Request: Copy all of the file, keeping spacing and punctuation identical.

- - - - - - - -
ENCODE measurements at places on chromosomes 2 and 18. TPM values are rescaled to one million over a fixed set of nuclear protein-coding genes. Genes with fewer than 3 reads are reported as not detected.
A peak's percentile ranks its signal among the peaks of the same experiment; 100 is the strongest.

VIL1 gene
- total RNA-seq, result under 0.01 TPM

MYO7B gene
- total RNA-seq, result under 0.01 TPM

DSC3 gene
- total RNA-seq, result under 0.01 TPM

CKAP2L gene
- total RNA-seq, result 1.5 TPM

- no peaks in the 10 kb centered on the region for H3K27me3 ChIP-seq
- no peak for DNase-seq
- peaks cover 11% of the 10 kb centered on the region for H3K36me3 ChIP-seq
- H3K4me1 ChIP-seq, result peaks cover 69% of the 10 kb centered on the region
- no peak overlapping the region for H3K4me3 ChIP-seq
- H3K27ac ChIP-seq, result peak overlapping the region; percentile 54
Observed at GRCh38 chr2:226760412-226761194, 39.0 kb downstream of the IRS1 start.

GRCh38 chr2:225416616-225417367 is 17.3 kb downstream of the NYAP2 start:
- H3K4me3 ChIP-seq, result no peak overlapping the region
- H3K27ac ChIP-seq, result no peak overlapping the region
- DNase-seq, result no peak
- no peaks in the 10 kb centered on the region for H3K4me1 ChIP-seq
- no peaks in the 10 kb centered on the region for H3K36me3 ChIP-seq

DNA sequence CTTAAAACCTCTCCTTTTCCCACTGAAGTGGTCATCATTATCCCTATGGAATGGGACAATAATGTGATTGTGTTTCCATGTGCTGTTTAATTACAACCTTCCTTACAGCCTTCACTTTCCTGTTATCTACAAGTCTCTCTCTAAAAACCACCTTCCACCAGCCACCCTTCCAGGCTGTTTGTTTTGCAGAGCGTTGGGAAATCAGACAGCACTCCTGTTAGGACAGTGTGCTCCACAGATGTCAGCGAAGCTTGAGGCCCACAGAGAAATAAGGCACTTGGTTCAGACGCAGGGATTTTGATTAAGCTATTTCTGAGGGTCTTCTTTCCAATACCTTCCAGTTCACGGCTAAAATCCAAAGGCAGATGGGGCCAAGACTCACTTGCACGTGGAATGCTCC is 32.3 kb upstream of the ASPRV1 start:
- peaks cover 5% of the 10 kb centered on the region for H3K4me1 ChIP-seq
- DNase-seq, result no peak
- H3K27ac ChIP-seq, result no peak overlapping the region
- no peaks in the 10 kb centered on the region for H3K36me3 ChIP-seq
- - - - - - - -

ENCODE measurements at places on chromosomes 2 and 18. TPM values are rescaled to one million over a fixed set of nuclear protein-coding genes. Genes with fewer than 3 reads are reported as not detected.
A peak's percentile ranks its signal among the peaks of the same experiment; 100 is the strongest.

VIL1 gene
- total RNA-seq, result under 0.01 TPM

MYO7B gene
- total RNA-seq, result under 0.01 TPM

DSC3 gene
- total RNA-seq, result under 0.01 TPM

CKAP2L gene
- total RNA-seq, result 1.5 TPM

- no peaks in the 10 kb centered on the region for H3K27me3 ChIP-seq
- no peak for DNase-seq
- peaks cover 11% of the 10 kb centered on the region for H3K36me3 ChIP-seq
- H3K4me1 ChIP-seq, result peaks cover 69% of the 10 kb centered on the region
- no peak overlapping the region for H3K4me3 ChIP-seq
- H3K27ac ChIP-seq, result peak overlapping the region; percentile 54
Observed at GRCh38 chr2:226760412-226761194, 39.0 kb downstream of the IRS1 start.

GRCh38 chr2:225416616-225417367 is 17.3 kb downstream of the NYAP2 start:
- H3K4me3 ChIP-seq, result no peak overlapping the region
- H3K27ac ChIP-seq, result no peak overlapping the region
- DNase-seq, result no peak
- no peaks in the 10 kb centered on the region for H3K4me1 ChIP-seq
- no peaks in the 10 kb centered on the region for H3K36me3 ChIP-seq

DNA sequence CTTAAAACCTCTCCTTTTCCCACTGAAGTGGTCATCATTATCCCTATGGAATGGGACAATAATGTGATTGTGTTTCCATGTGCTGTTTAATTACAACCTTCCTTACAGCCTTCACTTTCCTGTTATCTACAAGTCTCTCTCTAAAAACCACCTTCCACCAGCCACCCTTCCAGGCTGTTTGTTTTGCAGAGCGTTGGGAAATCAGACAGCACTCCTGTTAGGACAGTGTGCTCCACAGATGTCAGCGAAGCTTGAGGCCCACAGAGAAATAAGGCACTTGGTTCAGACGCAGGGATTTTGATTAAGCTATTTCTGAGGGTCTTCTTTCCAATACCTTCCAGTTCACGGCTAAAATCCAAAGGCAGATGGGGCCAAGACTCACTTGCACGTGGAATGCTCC is 32.3 kb upstream of the ASPRV1 start:
- peaks cover 5% of the 10 kb centered on the region for H3K4me1 ChIP-seq
- DNase-seq, result no peak
- H3K27ac ChIP-seq, result no peak overlapping the region
- no peaks in the 10 kb centered on the region for H3K36me3 ChIP-seq